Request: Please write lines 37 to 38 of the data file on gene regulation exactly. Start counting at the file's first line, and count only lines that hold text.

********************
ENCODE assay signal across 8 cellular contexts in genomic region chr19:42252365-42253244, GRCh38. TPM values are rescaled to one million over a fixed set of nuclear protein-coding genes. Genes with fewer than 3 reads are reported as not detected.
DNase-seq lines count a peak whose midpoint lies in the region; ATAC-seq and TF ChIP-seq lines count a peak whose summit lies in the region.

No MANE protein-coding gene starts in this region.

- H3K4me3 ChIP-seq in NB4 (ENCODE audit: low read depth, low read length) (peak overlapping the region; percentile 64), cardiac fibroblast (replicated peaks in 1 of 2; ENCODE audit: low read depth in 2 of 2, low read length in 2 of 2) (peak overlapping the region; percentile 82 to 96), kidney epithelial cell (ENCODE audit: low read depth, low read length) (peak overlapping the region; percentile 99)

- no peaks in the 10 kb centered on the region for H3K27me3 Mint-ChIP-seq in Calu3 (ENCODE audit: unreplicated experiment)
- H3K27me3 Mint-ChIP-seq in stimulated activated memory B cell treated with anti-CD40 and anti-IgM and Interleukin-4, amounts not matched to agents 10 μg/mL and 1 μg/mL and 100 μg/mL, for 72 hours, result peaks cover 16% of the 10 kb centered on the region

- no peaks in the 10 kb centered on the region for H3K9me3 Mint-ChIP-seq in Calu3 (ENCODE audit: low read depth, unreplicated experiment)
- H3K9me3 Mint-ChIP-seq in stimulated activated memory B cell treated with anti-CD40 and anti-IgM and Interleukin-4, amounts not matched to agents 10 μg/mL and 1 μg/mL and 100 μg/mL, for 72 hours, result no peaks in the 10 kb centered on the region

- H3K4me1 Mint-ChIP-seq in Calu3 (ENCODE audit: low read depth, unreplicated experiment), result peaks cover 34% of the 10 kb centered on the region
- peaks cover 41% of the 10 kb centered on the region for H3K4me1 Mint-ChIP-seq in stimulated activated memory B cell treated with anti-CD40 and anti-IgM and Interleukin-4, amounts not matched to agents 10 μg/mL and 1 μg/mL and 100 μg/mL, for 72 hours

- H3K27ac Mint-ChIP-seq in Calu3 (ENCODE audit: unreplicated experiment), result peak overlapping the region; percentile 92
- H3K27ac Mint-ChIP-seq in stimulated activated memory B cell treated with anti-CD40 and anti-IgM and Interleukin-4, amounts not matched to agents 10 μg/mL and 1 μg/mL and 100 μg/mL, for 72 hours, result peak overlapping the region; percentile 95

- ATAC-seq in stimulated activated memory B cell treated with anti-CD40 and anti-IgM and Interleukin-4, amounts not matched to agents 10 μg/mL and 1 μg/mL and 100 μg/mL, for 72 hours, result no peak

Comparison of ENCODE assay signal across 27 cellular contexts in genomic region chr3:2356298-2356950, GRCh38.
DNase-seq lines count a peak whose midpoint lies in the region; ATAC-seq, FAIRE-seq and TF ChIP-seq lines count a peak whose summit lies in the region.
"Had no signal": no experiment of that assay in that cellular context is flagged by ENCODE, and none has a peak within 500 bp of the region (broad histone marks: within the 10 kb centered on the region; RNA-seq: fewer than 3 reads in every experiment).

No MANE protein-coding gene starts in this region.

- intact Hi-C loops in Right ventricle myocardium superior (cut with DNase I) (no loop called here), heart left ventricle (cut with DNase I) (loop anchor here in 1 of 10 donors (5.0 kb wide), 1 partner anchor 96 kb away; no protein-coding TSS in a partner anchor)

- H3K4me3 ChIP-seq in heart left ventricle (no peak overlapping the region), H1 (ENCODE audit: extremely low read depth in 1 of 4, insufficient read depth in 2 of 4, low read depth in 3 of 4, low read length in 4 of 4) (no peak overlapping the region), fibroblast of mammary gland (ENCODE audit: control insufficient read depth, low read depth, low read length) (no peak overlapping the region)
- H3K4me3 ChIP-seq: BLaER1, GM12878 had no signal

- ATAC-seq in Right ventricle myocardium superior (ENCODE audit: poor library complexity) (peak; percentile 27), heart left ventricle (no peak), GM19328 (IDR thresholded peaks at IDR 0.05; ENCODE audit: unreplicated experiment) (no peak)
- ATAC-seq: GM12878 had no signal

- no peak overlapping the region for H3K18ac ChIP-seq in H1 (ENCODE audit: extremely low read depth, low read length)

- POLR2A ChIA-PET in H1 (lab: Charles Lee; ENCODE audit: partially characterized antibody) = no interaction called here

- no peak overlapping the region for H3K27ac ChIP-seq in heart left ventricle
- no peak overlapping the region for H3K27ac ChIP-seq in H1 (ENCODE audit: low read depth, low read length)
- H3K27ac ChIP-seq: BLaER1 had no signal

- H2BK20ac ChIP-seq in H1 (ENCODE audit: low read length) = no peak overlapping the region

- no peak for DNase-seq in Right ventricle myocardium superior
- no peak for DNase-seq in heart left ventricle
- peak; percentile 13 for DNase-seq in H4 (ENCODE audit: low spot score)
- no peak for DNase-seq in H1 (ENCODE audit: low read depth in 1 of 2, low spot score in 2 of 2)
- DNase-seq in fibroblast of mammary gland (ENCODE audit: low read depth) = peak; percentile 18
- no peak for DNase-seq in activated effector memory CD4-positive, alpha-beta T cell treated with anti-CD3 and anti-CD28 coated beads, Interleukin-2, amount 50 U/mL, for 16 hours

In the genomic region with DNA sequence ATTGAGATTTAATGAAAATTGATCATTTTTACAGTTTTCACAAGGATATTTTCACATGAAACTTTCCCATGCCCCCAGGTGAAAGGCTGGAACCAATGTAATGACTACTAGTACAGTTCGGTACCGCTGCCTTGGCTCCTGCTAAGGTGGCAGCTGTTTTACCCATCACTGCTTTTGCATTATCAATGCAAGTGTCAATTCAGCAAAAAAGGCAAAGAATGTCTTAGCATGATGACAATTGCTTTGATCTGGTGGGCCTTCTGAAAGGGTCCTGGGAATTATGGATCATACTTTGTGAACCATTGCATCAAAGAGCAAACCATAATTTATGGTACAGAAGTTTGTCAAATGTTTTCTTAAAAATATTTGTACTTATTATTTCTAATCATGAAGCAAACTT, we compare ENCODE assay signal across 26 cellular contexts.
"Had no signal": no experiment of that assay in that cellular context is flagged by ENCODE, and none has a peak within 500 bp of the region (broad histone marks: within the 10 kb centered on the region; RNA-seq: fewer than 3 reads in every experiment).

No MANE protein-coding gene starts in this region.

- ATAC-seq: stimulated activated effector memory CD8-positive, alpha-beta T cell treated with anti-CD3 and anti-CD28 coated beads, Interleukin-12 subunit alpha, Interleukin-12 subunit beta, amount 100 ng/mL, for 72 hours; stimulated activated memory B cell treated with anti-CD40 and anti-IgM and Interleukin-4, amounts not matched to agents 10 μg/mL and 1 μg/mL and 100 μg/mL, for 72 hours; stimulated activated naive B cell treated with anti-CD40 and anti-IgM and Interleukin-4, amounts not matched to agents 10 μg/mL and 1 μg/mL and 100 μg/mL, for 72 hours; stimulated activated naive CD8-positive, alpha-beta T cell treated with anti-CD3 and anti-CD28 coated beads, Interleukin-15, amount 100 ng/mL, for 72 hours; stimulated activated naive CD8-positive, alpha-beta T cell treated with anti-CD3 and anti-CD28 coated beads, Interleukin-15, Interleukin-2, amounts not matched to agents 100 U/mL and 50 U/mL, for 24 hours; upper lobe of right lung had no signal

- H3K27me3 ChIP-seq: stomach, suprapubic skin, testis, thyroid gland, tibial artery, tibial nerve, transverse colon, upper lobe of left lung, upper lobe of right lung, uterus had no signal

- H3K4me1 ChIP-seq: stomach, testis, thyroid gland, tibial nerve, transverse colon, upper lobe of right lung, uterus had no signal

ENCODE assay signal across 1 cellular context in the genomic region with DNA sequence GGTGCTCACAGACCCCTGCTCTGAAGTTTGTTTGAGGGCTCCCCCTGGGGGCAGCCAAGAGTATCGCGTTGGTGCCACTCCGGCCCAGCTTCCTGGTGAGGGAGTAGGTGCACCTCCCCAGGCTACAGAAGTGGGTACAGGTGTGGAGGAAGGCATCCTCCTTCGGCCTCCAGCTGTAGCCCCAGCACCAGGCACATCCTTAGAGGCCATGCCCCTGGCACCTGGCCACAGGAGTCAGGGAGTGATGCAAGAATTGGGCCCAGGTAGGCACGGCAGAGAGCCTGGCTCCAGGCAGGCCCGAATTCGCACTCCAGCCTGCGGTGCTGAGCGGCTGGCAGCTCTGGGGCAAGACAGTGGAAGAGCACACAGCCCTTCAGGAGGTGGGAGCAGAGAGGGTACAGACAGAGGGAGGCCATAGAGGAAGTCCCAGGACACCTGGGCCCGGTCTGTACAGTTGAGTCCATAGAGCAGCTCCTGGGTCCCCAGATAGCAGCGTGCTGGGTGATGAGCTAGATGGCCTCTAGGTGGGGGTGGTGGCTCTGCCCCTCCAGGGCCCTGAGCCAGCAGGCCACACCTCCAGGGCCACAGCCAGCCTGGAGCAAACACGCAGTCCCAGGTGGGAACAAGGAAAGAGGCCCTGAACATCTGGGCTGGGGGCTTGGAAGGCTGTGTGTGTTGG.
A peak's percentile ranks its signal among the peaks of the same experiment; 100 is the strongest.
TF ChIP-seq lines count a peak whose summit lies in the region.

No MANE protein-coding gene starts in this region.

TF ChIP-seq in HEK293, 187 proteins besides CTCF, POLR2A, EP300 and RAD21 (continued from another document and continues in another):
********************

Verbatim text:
No MANE protein-coding gene starts in this region.

- ATAC-seq: stimulated activated effector memory CD8-positive, alpha-beta T cell treated with anti-CD3 and anti-CD28 coated beads, Interleukin-12 subunit alpha, Interleukin-12 subunit beta, amount 100 ng/mL, for 72 hours; stimulated activated memory B cell treated with anti-CD40 and anti-IgM and Interleukin-4, amounts not matched to agents 10 μg/mL and 1 μg/mL and 100 μg/mL, for 72 hours; stimulated activated naive B cell treated with anti-CD40 and anti-IgM and Interleukin-4, amounts not matched to agents 10 μg/mL and 1 μg/mL and 100 μg/mL, for 72 hours; stimulated activated naive CD8-positive, alpha-beta T cell treated with anti-CD3 and anti-CD28 coated beads, Interleukin-15, amount 100 ng/mL, for 72 hours; stimulated activated naive CD8-positive, alpha-beta T cell treated with anti-CD3 and anti-CD28 coated beads, Interleukin-15, Interleukin-2, amounts not matched to agents 100 U/mL and 50 U/mL, for 24 hours; upper lobe of right lung had no signal